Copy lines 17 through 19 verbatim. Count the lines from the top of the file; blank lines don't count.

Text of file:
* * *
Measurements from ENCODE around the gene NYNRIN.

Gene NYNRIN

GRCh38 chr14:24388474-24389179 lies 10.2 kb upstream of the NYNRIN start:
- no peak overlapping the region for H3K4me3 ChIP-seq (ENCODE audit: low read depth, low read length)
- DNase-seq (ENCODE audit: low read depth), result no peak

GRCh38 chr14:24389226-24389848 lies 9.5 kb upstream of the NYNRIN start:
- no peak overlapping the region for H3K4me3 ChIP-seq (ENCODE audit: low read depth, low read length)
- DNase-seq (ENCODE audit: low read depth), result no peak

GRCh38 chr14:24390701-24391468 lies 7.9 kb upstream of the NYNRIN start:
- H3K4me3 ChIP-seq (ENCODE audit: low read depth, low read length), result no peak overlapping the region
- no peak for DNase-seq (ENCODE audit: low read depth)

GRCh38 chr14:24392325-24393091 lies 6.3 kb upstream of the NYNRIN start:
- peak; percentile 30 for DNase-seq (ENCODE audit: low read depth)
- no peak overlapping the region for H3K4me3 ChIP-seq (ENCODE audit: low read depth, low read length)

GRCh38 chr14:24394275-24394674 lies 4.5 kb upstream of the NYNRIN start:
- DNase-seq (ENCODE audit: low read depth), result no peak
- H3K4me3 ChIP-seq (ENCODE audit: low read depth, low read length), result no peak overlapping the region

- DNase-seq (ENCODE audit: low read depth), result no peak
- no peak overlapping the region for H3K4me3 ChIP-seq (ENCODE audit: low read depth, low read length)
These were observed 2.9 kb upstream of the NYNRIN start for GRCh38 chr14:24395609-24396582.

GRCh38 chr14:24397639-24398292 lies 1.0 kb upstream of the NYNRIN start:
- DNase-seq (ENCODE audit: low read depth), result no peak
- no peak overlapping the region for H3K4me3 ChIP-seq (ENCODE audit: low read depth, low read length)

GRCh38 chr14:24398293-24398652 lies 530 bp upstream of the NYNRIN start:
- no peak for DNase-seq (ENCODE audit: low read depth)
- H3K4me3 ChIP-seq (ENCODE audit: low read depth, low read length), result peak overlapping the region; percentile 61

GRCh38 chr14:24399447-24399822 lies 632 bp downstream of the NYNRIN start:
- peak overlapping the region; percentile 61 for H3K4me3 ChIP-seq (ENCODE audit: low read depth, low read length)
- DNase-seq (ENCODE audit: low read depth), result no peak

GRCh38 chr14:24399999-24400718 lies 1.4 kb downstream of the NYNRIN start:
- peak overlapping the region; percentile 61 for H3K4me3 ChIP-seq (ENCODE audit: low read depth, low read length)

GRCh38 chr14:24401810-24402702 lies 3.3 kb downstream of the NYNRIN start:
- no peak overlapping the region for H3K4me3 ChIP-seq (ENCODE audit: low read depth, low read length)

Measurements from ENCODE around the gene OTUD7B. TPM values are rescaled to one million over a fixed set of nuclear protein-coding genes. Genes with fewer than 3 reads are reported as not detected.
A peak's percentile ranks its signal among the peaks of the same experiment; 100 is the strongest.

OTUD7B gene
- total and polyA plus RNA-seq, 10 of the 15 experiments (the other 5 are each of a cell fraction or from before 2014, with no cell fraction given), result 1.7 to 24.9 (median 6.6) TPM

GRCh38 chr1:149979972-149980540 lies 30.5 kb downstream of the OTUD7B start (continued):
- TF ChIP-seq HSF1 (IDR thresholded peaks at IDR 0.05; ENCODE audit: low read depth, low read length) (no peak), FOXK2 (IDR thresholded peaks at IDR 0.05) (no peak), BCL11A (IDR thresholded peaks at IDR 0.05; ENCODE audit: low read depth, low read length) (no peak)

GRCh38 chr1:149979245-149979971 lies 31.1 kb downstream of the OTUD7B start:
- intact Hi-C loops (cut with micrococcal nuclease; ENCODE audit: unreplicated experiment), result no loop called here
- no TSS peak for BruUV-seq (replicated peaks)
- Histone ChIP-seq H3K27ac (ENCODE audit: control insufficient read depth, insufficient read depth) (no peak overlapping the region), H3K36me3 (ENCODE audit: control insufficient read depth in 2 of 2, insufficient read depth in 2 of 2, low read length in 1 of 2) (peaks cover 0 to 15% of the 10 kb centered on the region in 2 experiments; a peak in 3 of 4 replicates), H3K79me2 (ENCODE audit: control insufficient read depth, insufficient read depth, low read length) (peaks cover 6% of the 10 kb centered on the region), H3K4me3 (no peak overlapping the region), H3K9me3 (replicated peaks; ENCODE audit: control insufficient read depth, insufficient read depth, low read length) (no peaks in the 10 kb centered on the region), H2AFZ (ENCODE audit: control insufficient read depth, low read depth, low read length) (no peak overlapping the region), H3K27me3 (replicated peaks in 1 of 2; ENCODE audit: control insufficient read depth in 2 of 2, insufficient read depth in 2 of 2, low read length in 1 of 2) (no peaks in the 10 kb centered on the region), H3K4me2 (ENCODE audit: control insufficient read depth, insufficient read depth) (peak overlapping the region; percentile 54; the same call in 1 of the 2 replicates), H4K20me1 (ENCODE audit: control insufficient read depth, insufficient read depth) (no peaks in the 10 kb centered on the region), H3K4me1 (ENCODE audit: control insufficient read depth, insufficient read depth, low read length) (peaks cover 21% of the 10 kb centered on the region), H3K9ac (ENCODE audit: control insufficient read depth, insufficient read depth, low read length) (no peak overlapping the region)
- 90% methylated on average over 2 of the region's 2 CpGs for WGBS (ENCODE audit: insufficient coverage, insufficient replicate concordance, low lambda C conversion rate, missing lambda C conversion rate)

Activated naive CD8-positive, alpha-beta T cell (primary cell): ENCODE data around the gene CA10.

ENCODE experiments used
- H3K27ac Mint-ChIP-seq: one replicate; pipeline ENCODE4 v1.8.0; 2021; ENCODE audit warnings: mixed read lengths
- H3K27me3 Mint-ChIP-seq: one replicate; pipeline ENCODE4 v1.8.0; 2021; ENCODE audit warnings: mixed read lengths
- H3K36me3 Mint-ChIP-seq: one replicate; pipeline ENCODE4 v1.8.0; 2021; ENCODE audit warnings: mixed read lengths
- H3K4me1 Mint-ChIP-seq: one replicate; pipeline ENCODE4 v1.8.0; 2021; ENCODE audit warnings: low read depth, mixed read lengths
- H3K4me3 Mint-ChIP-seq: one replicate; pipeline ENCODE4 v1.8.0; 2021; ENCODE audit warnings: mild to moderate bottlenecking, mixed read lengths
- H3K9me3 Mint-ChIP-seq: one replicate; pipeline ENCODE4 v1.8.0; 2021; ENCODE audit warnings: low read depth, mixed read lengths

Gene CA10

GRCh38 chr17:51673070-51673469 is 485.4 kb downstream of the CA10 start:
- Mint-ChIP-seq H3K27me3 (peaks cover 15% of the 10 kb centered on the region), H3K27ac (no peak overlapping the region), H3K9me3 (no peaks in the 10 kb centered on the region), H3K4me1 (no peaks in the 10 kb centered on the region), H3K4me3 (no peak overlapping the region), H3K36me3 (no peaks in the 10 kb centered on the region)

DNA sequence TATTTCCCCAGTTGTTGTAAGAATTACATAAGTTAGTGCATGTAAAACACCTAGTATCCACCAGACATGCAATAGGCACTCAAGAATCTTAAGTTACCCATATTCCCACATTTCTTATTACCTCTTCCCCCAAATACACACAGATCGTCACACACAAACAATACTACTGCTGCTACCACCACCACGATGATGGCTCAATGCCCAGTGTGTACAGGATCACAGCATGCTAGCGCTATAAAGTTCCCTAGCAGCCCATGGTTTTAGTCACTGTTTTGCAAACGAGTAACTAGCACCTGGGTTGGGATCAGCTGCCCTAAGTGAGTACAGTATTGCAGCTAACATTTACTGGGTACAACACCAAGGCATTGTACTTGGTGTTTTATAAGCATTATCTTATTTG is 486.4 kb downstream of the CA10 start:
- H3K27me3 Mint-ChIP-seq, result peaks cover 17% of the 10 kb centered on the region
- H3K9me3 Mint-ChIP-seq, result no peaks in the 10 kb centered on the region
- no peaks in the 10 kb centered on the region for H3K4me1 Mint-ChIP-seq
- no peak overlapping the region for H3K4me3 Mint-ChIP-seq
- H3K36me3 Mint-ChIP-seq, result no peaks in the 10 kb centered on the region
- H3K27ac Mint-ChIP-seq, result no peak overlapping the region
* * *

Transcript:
- H3K4me3 ChIP-seq (ENCODE audit: low read depth, low read length), result no peak overlapping the region

- DNase-seq (ENCODE audit: low read depth), result no peak
- no peak overlapping the region for H3K4me3 ChIP-seq (ENCODE audit: low read depth, low read length)